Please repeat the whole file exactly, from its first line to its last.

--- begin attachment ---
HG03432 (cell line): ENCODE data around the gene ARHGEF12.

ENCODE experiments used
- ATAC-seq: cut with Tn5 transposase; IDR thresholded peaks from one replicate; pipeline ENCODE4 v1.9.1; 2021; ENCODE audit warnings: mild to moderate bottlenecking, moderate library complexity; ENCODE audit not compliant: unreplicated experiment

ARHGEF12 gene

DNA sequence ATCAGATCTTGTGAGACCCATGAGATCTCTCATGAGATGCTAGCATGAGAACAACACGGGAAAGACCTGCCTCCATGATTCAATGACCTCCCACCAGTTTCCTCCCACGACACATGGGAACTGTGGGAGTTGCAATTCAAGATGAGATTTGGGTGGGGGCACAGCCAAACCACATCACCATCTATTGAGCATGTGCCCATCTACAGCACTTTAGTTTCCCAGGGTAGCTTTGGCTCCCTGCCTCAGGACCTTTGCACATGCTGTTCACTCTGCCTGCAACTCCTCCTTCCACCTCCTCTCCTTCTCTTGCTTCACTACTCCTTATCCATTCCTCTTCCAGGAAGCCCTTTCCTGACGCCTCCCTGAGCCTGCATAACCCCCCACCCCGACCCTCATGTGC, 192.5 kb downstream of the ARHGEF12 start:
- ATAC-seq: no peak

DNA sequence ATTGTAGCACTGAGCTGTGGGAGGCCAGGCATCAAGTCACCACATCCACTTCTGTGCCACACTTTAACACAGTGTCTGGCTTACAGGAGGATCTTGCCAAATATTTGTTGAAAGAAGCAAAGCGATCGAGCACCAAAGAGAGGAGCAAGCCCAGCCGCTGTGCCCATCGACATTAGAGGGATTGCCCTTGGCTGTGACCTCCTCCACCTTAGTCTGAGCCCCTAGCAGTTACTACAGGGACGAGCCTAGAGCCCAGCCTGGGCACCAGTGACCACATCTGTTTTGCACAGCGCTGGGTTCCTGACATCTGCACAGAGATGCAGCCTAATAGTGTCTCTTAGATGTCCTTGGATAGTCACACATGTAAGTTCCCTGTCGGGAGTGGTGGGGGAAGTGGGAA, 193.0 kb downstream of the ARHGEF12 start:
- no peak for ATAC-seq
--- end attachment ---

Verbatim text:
HG03432 (cell line): ENCODE data around the gene ARHGEF12.

ENCODE experiments used
- ATAC-seq: cut with Tn5 transposase; IDR thresholded peaks from one replicate; pipeline ENCODE4 v1.9.1; 2021; ENCODE audit warnings: mild to moderate bottlenecking, moderate library complexity; ENCODE audit not compliant: unreplicated experiment

ARHGEF12 gene

DNA sequence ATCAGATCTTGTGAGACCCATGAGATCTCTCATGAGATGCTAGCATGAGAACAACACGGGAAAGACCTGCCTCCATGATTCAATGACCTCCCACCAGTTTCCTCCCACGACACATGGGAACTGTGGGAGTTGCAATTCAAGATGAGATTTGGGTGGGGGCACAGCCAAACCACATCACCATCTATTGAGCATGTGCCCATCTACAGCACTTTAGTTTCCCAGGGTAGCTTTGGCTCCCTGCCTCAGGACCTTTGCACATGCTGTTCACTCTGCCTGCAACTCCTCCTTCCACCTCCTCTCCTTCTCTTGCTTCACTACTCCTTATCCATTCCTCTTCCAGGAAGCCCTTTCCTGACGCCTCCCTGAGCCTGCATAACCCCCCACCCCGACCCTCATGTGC, 192.5 kb downstream of the ARHGEF12 start:
- ATAC-seq: no peak

DNA sequence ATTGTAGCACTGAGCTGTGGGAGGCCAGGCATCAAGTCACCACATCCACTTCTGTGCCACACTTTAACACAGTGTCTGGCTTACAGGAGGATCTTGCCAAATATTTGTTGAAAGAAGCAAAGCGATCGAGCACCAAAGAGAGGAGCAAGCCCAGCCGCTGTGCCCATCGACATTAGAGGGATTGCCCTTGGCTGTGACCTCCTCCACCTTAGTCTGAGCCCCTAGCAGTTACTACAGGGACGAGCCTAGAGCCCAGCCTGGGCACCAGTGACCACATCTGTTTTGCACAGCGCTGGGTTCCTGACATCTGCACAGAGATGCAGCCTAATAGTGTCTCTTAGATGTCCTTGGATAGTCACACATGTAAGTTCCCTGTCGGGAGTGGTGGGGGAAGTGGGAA, 193.0 kb downstream of the ARHGEF12 start:
- no peak for ATAC-seq